Yoshida Hiroshi was one of the leading figures in the Shin-hanga (New Print) movement. He was fortunate to have exhibited his paintings in oil and water colour in both Japan and overseas and to have won numerous art exhibition prizes. Showing his works and receiving awards made him recognised in the art world. Hiroshi was fond of travelling with the combination of his own projects. In 1920, with Watanabe Shozaburo as the publisher, he made his first wood block print depicting the garden of Meiji shrine. It was one of the seven prints he made with Watanabe before the publishing agency was destroyed in the fire following the Great Kanto Earthquake.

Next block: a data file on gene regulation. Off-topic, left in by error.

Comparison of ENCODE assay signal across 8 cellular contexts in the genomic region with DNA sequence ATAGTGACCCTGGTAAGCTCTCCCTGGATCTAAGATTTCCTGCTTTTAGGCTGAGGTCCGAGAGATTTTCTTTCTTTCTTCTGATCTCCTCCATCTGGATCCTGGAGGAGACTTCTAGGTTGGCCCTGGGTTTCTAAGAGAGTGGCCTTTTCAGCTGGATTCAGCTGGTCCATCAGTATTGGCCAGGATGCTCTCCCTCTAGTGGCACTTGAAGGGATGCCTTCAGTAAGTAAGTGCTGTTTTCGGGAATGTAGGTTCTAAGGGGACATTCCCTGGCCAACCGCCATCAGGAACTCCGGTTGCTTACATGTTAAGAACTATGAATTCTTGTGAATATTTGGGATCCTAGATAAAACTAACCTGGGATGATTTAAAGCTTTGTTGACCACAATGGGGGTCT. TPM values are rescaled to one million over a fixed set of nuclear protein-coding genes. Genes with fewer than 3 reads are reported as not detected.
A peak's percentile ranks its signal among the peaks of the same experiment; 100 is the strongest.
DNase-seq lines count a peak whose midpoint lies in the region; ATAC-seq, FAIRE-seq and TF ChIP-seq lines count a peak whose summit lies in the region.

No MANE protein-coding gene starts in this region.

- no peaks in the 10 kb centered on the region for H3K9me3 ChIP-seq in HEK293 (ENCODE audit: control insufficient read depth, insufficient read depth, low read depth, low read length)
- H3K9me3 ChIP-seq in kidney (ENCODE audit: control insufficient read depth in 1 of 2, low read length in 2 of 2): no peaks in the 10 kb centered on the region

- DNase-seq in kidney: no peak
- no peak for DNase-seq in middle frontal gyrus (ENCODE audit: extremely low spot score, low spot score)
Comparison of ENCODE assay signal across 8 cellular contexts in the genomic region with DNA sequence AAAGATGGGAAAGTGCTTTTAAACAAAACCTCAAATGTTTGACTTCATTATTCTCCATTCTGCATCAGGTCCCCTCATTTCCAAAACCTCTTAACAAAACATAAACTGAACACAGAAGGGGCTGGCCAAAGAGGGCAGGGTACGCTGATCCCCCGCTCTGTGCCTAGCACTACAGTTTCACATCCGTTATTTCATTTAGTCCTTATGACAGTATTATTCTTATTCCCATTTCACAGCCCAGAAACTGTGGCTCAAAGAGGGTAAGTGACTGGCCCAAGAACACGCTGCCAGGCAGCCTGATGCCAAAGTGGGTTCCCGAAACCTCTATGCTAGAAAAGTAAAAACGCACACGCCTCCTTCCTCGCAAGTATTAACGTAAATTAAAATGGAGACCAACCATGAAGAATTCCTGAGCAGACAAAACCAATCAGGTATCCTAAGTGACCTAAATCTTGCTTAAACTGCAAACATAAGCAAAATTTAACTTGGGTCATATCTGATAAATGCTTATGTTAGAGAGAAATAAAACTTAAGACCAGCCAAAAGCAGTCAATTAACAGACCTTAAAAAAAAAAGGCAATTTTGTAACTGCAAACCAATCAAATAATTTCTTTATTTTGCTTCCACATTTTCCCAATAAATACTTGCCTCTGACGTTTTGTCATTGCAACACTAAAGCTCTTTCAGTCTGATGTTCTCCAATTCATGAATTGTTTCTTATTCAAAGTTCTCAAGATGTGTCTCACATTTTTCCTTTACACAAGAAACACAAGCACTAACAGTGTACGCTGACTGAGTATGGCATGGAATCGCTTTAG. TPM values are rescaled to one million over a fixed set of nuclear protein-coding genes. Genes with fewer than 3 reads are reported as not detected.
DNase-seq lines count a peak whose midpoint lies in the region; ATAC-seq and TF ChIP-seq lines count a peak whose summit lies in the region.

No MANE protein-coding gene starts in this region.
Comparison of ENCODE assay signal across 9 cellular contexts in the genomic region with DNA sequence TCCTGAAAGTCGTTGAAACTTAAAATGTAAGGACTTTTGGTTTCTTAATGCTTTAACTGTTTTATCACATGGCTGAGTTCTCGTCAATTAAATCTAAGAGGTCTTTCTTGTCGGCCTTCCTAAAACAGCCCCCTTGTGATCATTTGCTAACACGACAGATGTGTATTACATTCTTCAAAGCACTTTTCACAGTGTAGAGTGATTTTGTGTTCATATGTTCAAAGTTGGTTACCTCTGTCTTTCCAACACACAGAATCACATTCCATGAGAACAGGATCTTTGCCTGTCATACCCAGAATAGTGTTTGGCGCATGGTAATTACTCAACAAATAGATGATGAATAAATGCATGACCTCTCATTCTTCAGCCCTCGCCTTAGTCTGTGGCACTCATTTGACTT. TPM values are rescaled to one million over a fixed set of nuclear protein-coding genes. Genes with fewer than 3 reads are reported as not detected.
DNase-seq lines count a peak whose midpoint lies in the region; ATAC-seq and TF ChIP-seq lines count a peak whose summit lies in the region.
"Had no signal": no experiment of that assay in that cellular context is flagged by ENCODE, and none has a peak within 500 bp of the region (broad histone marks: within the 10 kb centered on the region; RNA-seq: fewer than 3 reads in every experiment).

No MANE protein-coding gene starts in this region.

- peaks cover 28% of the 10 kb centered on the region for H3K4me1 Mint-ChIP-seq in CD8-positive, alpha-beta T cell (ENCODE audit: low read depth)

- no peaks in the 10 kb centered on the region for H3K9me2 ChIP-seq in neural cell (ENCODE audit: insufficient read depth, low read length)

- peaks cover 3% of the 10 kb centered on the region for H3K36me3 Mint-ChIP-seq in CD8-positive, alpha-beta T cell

He learned to carve and print and in some cases carved his own blocks while supervising every aspect of the printmaking process. The Jizuri (self-printed) seal is found in the margin of prints which were made under his close supervision. Many of Hiroshi's prints were exported and became popular in the West. He was one of the few Shin-hanga artists who signed his works in English. His last print was produced in 1946. His sons, Yoshida Toshi and Yoshida Hodaka, became great artists themselves. He was an enthusiastic traveller as well as a passionate climber, and most of his prints depict landscapes from his travels and alpine scenes from his mountaineering excursions. His works of mountain subjects are thought especially highly of. His skills at depicting the flowing of water and reflections on its surface are also remarkable.